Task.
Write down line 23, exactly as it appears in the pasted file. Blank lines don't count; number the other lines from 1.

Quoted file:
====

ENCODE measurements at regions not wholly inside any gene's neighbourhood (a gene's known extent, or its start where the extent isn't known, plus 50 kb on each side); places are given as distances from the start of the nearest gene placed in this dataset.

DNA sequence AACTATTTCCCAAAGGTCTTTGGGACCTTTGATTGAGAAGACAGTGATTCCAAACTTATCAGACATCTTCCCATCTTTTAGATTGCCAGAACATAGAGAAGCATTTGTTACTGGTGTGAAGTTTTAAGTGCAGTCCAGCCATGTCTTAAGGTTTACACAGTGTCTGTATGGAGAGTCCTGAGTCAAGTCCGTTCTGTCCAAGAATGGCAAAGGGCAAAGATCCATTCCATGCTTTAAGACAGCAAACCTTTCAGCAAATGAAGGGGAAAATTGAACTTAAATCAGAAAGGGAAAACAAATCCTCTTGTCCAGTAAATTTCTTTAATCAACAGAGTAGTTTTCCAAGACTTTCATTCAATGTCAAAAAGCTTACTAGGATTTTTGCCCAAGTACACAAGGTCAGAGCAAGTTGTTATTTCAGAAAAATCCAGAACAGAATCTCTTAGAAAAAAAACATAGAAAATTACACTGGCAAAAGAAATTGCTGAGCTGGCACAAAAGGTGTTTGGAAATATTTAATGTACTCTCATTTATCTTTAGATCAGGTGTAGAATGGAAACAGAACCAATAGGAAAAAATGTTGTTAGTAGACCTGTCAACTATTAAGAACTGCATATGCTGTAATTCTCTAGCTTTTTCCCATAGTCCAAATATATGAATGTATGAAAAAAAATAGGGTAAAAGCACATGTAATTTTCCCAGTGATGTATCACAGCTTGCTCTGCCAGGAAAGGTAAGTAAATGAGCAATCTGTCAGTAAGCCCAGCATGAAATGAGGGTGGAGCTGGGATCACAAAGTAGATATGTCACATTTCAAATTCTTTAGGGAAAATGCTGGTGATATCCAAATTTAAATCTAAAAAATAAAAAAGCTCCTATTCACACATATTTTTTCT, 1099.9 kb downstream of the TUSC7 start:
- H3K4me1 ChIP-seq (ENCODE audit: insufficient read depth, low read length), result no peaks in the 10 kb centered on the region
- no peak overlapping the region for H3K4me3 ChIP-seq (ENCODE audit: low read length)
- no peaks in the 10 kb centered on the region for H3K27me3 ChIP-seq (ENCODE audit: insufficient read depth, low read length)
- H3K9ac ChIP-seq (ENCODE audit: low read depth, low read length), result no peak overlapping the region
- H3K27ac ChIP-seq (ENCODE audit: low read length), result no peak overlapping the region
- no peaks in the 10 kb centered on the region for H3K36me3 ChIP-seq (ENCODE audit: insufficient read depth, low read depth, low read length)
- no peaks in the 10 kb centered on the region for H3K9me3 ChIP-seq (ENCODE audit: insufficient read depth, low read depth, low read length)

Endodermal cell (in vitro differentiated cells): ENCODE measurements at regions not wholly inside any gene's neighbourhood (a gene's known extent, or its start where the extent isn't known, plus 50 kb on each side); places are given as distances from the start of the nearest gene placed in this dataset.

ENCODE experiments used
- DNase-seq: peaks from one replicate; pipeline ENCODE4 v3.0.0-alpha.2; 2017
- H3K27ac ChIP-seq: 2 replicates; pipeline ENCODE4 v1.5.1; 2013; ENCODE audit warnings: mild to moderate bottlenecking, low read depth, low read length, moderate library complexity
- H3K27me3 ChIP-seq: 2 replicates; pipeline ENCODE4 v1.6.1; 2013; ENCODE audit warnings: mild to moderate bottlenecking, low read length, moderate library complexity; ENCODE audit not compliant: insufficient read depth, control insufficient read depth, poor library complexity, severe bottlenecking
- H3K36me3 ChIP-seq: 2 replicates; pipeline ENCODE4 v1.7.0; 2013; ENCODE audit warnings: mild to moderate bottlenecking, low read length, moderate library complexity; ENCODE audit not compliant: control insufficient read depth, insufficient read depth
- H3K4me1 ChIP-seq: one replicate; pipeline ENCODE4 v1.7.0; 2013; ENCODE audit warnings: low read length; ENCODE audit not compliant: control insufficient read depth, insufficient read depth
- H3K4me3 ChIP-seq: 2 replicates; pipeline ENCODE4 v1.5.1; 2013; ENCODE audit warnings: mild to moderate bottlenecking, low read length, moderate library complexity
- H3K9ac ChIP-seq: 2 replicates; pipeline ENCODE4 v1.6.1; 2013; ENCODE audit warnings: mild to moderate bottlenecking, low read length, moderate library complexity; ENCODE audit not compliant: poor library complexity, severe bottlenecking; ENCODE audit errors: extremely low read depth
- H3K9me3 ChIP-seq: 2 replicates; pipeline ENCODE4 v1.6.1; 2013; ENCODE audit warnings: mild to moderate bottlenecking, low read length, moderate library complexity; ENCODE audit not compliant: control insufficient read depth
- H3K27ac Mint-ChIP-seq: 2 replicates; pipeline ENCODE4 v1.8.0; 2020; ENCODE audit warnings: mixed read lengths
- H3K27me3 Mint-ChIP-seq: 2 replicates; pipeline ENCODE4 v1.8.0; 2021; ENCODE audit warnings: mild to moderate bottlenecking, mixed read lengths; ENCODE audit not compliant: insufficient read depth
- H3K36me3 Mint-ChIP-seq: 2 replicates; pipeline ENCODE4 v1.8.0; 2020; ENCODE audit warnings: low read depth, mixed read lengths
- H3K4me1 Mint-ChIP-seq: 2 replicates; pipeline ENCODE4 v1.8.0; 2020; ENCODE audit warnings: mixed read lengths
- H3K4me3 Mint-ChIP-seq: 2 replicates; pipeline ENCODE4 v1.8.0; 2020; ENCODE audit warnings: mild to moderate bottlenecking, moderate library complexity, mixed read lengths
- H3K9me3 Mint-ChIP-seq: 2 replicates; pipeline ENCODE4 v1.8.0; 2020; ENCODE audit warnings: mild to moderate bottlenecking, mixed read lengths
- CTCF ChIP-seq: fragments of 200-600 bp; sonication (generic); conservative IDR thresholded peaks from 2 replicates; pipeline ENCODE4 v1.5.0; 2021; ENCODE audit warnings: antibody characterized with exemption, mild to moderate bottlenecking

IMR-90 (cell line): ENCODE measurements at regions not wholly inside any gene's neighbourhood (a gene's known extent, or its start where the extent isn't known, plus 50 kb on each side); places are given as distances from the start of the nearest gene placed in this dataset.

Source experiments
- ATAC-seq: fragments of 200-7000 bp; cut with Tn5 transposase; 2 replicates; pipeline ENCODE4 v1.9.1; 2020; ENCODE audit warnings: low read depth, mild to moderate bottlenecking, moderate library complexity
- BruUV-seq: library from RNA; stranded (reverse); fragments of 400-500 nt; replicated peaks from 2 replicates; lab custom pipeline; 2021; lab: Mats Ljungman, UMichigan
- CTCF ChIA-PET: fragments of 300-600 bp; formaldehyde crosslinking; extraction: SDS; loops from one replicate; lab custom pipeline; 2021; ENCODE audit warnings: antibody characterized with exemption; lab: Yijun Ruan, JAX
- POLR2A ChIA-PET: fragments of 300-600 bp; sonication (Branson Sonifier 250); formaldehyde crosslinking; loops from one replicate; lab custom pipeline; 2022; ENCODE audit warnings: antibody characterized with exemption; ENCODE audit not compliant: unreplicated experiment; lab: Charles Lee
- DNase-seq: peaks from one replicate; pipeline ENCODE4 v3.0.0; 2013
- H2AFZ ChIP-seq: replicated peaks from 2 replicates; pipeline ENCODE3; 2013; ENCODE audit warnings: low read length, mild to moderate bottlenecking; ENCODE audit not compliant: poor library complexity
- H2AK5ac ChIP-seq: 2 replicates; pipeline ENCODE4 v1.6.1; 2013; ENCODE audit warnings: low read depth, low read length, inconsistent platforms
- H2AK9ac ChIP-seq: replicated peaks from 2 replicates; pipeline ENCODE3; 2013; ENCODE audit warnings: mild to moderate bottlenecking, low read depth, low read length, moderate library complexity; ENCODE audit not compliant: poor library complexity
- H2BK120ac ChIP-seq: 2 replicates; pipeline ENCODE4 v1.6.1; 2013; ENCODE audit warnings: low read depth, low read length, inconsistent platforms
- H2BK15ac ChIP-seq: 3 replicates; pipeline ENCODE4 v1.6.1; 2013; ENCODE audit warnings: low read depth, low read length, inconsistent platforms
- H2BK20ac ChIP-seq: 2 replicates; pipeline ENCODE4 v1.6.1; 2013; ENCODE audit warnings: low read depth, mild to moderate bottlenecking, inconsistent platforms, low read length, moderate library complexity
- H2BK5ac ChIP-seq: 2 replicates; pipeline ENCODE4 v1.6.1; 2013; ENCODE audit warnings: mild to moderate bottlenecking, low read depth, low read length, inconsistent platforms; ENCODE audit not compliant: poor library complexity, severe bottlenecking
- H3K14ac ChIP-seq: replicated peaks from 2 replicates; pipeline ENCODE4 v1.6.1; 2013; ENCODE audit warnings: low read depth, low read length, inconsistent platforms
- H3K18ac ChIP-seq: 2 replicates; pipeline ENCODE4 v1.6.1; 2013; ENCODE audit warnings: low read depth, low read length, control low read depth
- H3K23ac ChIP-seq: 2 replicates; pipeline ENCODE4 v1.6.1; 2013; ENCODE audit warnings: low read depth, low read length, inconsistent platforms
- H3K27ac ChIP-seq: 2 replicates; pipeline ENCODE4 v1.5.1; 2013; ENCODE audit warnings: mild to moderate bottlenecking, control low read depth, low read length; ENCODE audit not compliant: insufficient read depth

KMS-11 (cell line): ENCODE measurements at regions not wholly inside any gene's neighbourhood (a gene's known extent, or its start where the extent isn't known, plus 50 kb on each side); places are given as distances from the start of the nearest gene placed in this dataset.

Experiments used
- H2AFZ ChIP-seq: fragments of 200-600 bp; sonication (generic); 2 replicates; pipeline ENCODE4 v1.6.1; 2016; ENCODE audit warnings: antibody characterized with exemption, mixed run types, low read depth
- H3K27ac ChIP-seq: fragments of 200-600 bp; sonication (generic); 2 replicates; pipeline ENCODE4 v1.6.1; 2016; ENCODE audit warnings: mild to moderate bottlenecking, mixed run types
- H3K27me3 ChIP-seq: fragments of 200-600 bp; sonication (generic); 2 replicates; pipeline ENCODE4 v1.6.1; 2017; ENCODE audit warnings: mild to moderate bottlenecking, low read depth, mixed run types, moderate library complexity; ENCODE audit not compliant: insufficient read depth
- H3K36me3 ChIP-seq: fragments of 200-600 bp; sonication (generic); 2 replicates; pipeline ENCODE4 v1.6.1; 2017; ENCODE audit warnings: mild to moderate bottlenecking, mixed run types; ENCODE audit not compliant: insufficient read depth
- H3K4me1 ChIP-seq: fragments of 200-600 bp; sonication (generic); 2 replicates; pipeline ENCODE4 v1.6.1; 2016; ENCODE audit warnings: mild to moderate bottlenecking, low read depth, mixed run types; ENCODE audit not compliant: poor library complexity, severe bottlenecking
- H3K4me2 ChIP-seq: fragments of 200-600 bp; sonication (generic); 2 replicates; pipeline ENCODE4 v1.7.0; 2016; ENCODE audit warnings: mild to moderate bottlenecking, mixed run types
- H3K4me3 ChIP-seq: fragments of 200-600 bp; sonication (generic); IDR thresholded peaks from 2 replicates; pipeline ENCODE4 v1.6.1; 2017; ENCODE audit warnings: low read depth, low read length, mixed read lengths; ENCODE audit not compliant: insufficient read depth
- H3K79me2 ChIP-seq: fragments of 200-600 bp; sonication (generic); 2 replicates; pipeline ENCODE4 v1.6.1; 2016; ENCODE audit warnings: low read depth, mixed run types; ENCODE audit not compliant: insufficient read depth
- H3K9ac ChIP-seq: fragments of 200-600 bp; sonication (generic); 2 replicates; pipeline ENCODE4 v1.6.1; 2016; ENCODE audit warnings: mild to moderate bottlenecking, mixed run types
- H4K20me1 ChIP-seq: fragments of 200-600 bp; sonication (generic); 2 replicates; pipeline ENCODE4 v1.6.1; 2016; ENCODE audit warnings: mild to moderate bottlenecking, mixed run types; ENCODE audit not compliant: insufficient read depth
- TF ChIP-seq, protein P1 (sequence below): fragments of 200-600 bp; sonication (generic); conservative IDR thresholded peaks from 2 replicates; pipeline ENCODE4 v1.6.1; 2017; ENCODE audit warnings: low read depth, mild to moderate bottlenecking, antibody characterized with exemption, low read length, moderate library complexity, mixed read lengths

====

- H3K4me1 Mint-ChIP-seq: 2 replicates; pipeline ENCODE4 v1.8.0; 2020; ENCODE audit warnings: mixed read lengths